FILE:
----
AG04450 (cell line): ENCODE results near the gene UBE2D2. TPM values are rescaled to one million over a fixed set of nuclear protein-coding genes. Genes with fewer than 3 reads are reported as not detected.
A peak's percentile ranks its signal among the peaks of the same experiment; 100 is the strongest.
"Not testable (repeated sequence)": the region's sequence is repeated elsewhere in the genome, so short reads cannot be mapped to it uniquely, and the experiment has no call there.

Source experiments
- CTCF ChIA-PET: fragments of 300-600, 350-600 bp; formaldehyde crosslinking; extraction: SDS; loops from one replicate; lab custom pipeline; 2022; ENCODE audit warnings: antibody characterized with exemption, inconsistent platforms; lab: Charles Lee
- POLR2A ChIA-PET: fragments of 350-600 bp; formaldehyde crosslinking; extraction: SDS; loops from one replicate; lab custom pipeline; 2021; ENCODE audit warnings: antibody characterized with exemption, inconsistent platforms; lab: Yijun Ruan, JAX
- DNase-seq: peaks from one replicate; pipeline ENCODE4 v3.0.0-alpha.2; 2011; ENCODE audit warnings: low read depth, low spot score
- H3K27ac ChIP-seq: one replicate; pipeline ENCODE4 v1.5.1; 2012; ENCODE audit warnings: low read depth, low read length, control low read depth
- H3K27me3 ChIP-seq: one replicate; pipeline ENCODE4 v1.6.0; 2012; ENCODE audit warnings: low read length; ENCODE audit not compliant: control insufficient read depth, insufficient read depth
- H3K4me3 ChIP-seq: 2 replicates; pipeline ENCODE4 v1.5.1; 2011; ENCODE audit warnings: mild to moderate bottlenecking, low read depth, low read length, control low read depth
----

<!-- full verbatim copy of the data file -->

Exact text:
AG04450 (cell line): ENCODE results near the gene UBE2D2. TPM values are rescaled to one million over a fixed set of nuclear protein-coding genes. Genes with fewer than 3 reads are reported as not detected.
A peak's percentile ranks its signal among the peaks of the same experiment; 100 is the strongest.
"Not testable (repeated sequence)": the region's sequence is repeated elsewhere in the genome, so short reads cannot be mapped to it uniquely, and the experiment has no call there.

Source experiments
- CTCF ChIA-PET: fragments of 300-600, 350-600 bp; formaldehyde crosslinking; extraction: SDS; loops from one replicate; lab custom pipeline; 2022; ENCODE audit warnings: antibody characterized with exemption, inconsistent platforms; lab: Charles Lee
- POLR2A ChIA-PET: fragments of 350-600 bp; formaldehyde crosslinking; extraction: SDS; loops from one replicate; lab custom pipeline; 2021; ENCODE audit warnings: antibody characterized with exemption, inconsistent platforms; lab: Yijun Ruan, JAX
- DNase-seq: peaks from one replicate; pipeline ENCODE4 v3.0.0-alpha.2; 2011; ENCODE audit warnings: low read depth, low spot score
- H3K27ac ChIP-seq: one replicate; pipeline ENCODE4 v1.5.1; 2012; ENCODE audit warnings: low read depth, low read length, control low read depth
- H3K27me3 ChIP-seq: one replicate; pipeline ENCODE4 v1.6.0; 2012; ENCODE audit warnings: low read length; ENCODE audit not compliant: control insufficient read depth, insufficient read depth
- H3K4me3 ChIP-seq: 2 replicates; pipeline ENCODE4 v1.5.1; 2011; ENCODE audit warnings: mild to moderate bottlenecking, low read depth, low read length, control low read depth